Yes, you're on the right path (though I have a caveat or two).
More generally than "raise the right exception": The tactic is to make sure that no matter how SVN responds to your app's commands, your app responds as you wish.
For me, the biggest challenges when mocking third-party code is to characterize:
- All the ways my code uses the third-party code
- All the ways the third-party code might respond to my uses.
- How you want your app to respond in each of those situations.
But once you've characterized those things, mocking is generally straightforward:
- Write a test to cause your app to interact with SVN in one of its possible ways
- Write your mock to respond in one of its possible ways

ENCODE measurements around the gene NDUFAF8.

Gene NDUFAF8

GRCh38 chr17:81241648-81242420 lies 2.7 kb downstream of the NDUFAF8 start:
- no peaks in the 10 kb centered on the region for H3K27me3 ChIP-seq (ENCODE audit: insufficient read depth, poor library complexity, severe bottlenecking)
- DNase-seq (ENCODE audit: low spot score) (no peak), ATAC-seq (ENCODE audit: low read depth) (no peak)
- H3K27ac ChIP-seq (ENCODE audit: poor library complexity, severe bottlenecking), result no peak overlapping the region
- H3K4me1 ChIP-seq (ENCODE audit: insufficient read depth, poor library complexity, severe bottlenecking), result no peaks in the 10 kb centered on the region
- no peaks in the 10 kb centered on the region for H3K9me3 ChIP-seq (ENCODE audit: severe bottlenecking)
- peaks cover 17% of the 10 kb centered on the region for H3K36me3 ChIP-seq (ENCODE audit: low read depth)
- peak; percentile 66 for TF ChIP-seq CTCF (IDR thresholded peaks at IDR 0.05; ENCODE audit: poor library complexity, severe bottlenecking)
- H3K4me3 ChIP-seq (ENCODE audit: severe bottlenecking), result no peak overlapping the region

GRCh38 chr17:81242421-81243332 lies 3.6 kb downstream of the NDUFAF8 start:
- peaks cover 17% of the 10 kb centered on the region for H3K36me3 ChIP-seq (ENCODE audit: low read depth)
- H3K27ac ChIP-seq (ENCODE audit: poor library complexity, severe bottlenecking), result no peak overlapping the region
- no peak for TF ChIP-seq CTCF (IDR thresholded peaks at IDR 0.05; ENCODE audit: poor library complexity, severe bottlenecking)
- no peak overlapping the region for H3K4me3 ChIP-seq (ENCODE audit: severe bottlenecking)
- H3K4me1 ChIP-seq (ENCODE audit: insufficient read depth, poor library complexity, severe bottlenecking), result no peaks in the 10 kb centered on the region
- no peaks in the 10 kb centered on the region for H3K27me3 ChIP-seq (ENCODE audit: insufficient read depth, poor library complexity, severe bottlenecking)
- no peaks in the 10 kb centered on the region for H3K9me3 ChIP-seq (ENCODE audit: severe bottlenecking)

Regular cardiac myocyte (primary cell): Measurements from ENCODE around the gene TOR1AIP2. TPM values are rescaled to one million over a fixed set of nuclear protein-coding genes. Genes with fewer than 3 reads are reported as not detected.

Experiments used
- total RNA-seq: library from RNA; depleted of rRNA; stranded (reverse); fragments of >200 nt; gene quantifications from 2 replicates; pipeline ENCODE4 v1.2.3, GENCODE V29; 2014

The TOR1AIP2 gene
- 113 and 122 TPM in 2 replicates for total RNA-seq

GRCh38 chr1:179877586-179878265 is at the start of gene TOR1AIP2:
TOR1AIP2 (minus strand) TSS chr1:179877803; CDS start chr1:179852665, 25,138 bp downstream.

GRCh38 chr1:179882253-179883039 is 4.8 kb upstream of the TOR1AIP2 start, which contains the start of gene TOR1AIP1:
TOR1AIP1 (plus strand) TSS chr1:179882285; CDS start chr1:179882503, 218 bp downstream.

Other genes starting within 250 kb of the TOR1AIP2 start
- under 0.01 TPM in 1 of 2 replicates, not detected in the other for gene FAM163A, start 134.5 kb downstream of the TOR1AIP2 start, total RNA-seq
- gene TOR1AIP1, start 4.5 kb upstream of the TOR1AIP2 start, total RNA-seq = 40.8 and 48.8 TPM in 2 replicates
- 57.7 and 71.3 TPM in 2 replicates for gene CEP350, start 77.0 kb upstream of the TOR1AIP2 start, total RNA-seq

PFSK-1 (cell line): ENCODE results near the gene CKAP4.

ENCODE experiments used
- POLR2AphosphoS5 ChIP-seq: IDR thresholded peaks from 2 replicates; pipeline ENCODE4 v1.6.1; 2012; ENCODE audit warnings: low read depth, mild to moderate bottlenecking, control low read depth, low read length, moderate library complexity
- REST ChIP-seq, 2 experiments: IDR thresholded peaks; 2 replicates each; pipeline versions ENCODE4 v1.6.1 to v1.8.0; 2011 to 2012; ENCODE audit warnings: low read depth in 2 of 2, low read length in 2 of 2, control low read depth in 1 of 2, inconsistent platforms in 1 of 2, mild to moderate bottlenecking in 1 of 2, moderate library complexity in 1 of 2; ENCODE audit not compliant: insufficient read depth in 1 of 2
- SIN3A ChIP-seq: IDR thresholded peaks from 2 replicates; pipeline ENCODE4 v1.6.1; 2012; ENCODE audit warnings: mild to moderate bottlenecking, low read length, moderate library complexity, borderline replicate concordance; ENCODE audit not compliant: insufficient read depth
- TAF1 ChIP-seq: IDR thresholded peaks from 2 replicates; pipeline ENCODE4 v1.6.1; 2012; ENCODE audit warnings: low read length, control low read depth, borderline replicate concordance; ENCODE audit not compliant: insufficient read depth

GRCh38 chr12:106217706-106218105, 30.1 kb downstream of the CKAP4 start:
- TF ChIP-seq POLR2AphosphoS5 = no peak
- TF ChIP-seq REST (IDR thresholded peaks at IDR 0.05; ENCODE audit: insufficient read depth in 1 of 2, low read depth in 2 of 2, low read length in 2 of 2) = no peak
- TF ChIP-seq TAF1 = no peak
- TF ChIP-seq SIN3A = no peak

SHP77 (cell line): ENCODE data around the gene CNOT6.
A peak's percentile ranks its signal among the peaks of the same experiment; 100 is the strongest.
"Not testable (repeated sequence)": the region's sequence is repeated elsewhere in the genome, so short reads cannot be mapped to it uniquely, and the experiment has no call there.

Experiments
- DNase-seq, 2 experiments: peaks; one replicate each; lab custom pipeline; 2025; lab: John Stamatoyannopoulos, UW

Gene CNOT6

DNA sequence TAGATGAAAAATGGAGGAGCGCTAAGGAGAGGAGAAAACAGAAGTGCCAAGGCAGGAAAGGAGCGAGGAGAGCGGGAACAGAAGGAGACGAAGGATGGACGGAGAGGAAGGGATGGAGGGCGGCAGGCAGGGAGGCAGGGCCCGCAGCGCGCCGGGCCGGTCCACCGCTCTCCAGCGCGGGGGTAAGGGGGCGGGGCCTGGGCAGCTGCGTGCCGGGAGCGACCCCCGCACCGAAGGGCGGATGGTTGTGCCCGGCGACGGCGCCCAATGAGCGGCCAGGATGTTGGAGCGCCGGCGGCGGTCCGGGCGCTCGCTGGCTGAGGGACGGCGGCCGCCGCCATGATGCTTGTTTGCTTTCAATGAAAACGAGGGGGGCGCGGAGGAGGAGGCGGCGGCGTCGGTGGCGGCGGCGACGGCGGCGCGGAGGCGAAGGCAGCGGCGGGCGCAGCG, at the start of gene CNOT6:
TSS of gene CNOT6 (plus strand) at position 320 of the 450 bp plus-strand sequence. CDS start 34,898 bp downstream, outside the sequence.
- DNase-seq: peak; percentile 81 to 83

- Verify that your app responds as planned.
One caveat. I'm not sure what you mean by "check what Exception is thrown in my app if I try to connect to a non-existent resource and just make my mock client raise that exception." It sounds as if (in that situation, at least) your app simply passes the SVN exception on to its users. If that's just one example of how your app responds, okay. But if you meant that as a general thing (i.e. "my app always passes SVN exceptions on to its users"), I don't know whether that's the right thing to do or not.
The key is to make the mock raise whatever exception the real SVN would raise in that situation, and verify that your app does the right thing in response. Your app's job might be:
- Pass the SVN exception on to your app's users (as in your example)
- Throw a new, more descriptive exception, given your code's knowledge of what it was doing at the time (I prefer this when I can identify or invent a more meaningful exception)
- Retry the connection
- Switch to some other means of connecting
- Something else...